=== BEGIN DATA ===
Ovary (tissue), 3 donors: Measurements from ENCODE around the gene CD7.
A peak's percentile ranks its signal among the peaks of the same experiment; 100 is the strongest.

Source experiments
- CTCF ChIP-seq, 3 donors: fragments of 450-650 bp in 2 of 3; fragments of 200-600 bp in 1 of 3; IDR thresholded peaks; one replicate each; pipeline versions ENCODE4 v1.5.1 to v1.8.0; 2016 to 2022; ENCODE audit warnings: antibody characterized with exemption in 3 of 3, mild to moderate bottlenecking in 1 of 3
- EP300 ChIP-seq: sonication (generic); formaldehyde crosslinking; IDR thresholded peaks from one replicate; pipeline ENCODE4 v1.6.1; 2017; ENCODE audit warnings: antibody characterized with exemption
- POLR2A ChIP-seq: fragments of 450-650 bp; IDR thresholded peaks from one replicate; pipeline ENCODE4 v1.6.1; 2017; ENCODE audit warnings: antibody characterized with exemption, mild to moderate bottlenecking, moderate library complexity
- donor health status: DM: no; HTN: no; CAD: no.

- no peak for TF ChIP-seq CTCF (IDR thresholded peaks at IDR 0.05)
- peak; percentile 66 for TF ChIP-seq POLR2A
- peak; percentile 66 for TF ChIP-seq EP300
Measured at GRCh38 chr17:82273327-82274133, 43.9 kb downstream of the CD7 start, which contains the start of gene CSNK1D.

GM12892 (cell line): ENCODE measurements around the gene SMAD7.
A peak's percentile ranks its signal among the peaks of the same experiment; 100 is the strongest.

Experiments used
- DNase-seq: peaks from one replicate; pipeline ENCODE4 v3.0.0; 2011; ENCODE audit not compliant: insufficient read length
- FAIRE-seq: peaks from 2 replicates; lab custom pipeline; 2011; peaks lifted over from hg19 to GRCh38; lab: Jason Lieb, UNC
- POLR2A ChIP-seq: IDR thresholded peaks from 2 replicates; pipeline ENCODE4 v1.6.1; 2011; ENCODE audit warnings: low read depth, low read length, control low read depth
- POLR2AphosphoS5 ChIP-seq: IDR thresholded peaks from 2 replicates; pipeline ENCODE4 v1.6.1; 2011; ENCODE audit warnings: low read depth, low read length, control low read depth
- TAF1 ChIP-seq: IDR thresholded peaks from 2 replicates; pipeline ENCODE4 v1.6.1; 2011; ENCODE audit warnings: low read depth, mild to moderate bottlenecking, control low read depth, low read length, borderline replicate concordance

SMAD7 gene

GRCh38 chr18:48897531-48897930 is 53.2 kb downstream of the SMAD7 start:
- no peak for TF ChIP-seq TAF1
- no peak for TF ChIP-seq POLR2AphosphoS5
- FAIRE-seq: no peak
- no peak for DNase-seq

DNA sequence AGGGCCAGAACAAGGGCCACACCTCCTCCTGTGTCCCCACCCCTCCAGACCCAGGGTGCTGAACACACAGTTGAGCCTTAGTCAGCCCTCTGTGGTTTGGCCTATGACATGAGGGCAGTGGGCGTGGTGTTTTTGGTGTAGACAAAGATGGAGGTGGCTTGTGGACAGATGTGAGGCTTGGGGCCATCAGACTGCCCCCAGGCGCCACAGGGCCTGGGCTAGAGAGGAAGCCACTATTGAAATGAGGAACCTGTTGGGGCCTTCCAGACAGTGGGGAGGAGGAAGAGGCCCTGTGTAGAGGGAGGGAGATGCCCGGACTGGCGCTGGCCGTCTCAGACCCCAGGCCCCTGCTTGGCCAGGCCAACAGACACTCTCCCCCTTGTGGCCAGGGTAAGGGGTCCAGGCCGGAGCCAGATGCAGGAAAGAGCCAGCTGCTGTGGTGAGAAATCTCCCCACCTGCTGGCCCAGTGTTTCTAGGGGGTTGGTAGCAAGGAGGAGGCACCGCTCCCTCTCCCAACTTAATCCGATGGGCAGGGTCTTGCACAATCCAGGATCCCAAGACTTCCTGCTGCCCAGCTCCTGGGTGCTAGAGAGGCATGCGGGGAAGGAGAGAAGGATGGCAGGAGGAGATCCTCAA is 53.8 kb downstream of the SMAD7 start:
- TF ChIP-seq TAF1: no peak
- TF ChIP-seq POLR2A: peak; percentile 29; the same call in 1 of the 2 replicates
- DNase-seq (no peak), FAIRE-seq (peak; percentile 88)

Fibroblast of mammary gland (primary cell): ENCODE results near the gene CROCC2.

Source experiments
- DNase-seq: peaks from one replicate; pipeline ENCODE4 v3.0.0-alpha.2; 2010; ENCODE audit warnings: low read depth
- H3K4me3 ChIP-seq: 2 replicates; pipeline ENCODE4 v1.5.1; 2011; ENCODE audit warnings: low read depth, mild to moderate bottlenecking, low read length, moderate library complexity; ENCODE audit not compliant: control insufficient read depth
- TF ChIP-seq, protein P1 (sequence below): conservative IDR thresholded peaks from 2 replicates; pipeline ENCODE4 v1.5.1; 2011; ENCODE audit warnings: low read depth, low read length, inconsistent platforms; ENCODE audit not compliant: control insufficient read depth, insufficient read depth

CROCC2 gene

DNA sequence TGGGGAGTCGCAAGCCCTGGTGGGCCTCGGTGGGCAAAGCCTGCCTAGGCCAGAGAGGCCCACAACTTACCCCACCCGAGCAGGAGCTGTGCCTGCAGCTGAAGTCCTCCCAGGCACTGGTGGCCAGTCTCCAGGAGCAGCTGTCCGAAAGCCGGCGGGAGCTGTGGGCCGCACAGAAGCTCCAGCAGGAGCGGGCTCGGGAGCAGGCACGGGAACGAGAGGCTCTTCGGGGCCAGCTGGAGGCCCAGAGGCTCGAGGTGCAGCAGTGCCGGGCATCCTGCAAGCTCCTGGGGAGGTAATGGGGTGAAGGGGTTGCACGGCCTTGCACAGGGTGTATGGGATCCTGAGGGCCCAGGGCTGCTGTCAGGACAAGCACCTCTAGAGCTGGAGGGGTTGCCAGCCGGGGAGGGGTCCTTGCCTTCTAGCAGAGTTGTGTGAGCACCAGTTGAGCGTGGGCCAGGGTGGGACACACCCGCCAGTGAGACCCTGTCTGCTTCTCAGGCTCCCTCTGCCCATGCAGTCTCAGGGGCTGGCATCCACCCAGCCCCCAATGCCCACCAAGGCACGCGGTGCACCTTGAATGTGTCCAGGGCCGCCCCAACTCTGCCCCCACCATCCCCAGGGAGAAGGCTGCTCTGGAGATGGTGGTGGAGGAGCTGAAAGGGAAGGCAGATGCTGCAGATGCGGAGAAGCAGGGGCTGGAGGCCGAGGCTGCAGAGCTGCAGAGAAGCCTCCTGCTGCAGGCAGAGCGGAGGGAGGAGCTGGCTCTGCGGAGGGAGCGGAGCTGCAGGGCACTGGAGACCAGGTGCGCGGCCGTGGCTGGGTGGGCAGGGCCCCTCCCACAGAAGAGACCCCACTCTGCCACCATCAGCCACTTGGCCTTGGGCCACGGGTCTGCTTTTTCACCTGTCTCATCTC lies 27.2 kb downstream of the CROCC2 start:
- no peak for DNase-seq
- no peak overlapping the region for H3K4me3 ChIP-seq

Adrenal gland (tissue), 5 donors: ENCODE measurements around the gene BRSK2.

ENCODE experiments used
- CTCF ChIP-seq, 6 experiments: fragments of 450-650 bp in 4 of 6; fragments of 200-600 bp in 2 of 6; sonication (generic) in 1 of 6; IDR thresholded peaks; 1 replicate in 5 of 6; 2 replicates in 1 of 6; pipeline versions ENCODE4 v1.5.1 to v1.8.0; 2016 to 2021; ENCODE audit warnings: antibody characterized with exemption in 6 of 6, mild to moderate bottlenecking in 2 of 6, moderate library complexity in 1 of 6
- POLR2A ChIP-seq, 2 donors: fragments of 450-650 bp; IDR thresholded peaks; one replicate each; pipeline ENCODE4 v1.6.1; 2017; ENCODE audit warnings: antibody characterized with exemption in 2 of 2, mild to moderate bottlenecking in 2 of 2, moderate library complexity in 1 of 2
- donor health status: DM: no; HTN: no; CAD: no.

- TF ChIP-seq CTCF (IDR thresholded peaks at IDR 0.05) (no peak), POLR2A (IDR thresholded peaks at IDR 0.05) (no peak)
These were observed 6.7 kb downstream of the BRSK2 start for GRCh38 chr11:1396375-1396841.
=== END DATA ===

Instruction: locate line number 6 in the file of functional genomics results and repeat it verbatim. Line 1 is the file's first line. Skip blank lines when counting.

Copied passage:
- POLR2A ChIP-seq: fragments of 450-650 bp; IDR thresholded peaks from one replicate; pipeline ENCODE4 v1.6.1; 2017; ENCODE audit warnings: antibody characterized with exemption, mild to moderate bottlenecking, moderate library complexity